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On Tegretol, Retaining Water, And Needing Help…

Written by Wellness Club on July 22, 2009 – 8:44 pm -

Carla writes:

Dear Nurse Mark,
I’m in desperate need of help!! I take Tegretol, which causes anti diuretic hormone excess but it’s the only medication that works for me, so I’m forced to continue taking it
I’ve put on well over 20+ lbs. of water retention that I just can’t get rid of! I know that there are prescription drugs that work as “vasopressin antagonists” but they can be very dangerous. I’m searching night and day, for hours on end, for an alternative treatment for myself but I am really confused, I mean, I’ve read about aquaretics, osmotic diuretics and urea, all as natural treatments for the disorder but I need a professional’s wisdom and guidance. I can’t afford your full fee of $450 for the full telephone consultation but I’ve been told that you’re the best and was advised to contact you.
Can you please, please help me??
Thank you so much,
Carla

Hi Carla,

We will do what I can for you, but I’m sure you’ll understand that our advice must be limited – it is neither legal nor ethical for us to provide detailed medical advice to someone who is not an established patient – that is, someone for whom we are not in possession of full medical records and related medical information. We have written about this several times before, and we have written to explain why we do not work for free.

As you probably know, Tegretol, a drug which is approved as an anticonvulsant and specific analgesic for trigeminal neuralgia – is also often prescribed for the conditions of bipolar disorder and schizophrenia. According to Novartis, the patent-holder and maker of the drug, it comes with some very serious and even life-threatening side effects. Water retention is one of the least-serious of it’s side effects!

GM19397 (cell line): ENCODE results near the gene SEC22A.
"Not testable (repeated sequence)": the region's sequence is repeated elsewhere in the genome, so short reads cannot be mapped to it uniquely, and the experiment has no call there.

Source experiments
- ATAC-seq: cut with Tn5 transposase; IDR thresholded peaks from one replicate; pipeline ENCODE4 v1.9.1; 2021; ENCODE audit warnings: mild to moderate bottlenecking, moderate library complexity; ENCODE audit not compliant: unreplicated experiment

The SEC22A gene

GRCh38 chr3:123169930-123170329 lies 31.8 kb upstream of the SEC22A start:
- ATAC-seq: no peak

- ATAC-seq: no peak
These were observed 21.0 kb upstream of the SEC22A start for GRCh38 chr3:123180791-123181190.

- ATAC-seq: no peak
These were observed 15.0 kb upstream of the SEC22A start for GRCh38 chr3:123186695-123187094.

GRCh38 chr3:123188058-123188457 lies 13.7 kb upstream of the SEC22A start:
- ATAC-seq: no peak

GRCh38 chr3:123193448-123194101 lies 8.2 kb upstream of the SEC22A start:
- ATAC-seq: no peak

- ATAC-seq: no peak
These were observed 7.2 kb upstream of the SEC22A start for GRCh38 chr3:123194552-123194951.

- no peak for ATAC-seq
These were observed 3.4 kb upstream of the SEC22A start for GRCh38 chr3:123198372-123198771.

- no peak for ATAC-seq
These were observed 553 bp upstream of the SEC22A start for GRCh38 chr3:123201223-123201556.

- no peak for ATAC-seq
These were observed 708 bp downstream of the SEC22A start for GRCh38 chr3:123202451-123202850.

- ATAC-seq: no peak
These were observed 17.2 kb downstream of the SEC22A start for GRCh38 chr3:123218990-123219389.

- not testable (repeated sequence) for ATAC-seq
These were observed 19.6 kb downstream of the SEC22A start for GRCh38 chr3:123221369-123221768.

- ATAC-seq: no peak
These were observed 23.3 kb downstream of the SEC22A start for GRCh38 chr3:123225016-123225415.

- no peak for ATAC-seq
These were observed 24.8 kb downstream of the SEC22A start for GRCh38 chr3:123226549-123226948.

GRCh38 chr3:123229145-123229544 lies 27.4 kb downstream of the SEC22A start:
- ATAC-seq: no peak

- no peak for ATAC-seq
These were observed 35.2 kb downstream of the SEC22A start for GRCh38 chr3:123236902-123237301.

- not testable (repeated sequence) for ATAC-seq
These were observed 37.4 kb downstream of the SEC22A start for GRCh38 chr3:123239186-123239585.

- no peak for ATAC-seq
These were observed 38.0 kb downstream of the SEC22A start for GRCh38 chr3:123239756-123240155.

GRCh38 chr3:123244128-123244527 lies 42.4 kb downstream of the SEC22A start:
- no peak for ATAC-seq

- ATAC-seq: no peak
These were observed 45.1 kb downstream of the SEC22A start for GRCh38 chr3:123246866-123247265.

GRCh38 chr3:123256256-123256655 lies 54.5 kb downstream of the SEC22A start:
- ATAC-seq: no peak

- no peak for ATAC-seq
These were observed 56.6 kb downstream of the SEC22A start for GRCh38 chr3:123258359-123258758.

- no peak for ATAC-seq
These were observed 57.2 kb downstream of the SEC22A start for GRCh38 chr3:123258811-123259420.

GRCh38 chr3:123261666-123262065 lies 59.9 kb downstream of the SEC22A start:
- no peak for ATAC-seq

Just as Tegretol is a very serious drug, so too are any of those conditions for which it might be prescribed. Without knowing a lot more about you, about your medical history and condition, and about your living circumstances and lifestyle we would simply be shooting with our eyes closed – and that’s not a good thing!

Since you say you cannot afford Dr. Myatt’s New Patient Consultation fee (which actually works out to somewhere between $27 and $41 per hour given that there usually 8 to 10 hours of research work done on your case before your hour-long consultation, and then 2 to 6 hours of research and report and recommendation preparation following your consultation – would a plumber work that cheaply?) I must assume that you are not likely to be able to afford vitamins or other supplements either. That is too bad, because an investment in Dr. Myatt’s skills and advice, and some carefully chosen supplementation could possibly save you from a lifetime of the expense, the risk, and the unpleasant side effects of a very toxic drug – to say nothing of perhaps actually correcting the condition that “requires” you to take this drug.